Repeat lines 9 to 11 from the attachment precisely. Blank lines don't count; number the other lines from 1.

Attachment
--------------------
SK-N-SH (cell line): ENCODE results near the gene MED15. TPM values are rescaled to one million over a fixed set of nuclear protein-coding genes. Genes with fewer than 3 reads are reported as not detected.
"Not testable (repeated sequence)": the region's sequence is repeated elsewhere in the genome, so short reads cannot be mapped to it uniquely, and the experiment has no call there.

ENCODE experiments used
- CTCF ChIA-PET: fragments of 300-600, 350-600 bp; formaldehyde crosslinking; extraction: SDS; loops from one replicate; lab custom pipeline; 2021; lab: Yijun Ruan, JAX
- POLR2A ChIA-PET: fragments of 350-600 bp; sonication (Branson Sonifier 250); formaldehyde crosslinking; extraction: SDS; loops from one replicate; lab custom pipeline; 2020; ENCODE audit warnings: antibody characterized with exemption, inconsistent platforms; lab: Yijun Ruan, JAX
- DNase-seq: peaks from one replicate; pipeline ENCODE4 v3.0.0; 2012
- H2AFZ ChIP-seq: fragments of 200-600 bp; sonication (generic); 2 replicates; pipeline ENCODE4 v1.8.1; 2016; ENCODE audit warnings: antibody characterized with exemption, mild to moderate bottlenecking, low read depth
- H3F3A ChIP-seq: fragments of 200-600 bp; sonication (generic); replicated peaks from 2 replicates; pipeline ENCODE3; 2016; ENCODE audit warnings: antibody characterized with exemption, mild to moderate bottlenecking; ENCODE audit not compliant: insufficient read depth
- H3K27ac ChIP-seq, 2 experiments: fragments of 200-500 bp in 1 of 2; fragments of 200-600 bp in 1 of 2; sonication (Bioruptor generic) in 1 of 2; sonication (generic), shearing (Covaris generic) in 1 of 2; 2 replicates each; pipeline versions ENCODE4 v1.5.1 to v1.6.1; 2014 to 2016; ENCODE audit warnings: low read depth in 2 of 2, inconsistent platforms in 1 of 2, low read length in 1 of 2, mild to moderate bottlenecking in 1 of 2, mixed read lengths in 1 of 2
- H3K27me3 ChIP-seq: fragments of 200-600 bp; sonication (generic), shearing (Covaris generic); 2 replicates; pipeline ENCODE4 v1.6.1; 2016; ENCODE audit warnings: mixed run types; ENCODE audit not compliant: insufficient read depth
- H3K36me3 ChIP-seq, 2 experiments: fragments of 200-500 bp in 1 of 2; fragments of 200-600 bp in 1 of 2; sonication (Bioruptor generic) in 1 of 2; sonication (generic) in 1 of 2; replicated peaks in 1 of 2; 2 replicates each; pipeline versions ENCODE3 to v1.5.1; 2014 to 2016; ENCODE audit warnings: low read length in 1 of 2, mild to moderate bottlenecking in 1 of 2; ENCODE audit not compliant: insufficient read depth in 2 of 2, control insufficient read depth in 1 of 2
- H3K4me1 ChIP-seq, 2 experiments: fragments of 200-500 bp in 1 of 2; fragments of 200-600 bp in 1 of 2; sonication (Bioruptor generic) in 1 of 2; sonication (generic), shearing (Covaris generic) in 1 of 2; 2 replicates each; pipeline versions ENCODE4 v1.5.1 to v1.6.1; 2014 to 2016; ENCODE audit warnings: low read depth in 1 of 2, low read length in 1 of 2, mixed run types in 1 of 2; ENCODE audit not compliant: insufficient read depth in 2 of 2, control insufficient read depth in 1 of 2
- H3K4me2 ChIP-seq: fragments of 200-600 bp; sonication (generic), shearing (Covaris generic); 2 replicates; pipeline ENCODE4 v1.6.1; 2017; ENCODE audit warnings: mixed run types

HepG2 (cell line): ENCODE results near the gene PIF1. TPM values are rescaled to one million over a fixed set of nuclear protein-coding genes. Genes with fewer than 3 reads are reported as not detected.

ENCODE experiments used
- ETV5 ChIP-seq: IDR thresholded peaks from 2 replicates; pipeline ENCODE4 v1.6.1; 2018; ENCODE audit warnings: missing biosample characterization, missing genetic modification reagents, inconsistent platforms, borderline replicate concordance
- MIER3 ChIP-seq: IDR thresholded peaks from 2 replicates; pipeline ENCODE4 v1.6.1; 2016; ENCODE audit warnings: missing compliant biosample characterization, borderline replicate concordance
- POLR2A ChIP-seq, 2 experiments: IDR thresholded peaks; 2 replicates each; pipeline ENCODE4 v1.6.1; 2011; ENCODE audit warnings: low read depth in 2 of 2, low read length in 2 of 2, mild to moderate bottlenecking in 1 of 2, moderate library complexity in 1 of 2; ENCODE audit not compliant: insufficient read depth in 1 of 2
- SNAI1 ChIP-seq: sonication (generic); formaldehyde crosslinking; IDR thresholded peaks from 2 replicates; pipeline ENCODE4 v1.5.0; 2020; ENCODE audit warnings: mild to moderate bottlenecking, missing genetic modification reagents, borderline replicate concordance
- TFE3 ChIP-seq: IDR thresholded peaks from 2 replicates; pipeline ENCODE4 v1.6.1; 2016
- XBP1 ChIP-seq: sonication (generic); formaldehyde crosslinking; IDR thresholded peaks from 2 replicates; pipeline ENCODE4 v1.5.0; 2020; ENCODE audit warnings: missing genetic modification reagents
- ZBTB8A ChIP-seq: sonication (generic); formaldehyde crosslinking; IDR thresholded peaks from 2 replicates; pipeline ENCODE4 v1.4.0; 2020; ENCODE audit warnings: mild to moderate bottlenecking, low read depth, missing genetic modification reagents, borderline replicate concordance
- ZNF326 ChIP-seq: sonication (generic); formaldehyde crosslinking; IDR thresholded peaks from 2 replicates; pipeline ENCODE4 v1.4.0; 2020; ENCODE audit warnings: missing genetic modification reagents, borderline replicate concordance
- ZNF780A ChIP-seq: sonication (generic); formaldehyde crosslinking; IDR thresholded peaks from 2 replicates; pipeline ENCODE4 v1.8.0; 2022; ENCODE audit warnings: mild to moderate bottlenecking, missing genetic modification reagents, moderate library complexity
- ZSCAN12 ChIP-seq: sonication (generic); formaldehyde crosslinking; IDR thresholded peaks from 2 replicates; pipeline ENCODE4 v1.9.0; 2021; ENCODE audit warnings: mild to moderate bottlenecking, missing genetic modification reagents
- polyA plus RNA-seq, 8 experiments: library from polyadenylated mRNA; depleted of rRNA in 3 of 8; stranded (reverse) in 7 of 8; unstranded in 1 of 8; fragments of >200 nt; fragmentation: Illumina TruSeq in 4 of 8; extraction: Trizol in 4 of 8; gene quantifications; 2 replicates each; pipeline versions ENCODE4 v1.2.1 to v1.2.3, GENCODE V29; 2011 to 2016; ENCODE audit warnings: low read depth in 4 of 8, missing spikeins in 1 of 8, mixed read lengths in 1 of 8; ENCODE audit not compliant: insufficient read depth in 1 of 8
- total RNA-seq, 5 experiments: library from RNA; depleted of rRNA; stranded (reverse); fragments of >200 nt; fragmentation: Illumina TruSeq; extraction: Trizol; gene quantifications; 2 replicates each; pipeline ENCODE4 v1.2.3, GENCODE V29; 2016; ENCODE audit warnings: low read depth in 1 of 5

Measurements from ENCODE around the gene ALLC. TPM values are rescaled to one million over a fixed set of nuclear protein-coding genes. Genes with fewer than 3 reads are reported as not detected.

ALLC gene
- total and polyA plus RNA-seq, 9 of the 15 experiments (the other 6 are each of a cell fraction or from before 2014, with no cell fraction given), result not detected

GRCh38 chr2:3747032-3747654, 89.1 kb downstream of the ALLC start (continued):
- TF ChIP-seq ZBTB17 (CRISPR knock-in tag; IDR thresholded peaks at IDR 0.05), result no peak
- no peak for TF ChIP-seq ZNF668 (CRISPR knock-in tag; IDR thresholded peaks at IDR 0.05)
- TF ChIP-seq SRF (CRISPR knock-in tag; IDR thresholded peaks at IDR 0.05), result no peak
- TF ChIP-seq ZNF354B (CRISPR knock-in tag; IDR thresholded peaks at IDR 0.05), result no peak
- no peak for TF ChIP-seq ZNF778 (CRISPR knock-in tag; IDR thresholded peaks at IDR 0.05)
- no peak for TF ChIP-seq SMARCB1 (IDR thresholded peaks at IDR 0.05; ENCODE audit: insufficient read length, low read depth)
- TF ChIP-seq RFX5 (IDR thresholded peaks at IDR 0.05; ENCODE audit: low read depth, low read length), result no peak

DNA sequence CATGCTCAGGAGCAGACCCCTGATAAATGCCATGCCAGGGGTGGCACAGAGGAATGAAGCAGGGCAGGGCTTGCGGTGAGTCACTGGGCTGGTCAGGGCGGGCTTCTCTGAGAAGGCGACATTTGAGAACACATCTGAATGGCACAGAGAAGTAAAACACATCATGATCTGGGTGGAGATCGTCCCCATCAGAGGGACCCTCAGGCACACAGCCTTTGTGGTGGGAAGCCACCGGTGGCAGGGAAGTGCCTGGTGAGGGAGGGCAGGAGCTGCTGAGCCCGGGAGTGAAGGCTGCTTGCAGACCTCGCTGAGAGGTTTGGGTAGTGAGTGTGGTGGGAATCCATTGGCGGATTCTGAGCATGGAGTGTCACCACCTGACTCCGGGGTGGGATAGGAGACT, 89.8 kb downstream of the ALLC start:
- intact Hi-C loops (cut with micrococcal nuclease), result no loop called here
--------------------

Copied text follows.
- H3K27ac ChIP-seq, 2 experiments: fragments of 200-500 bp in 1 of 2; fragments of 200-600 bp in 1 of 2; sonication (Bioruptor generic) in 1 of 2; sonication (generic), shearing (Covaris generic) in 1 of 2; 2 replicates each; pipeline versions ENCODE4 v1.5.1 to v1.6.1; 2014 to 2016; ENCODE audit warnings: low read depth in 2 of 2, inconsistent platforms in 1 of 2, low read length in 1 of 2, mild to moderate bottlenecking in 1 of 2, mixed read lengths in 1 of 2
- H3K27me3 ChIP-seq: fragments of 200-600 bp; sonication (generic), shearing (Covaris generic); 2 replicates; pipeline ENCODE4 v1.6.1; 2016; ENCODE audit warnings: mixed run types; ENCODE audit not compliant: insufficient read depth
- H3K36me3 ChIP-seq, 2 experiments: fragments of 200-500 bp in 1 of 2; fragments of 200-600 bp in 1 of 2; sonication (Bioruptor generic) in 1 of 2; sonication (generic) in 1 of 2; replicated peaks in 1 of 2; 2 replicates each; pipeline versions ENCODE3 to v1.5.1; 2014 to 2016; ENCODE audit warnings: low read length in 1 of 2, mild to moderate bottlenecking in 1 of 2; ENCODE audit not compliant: insufficient read depth in 2 of 2, control insufficient read depth in 1 of 2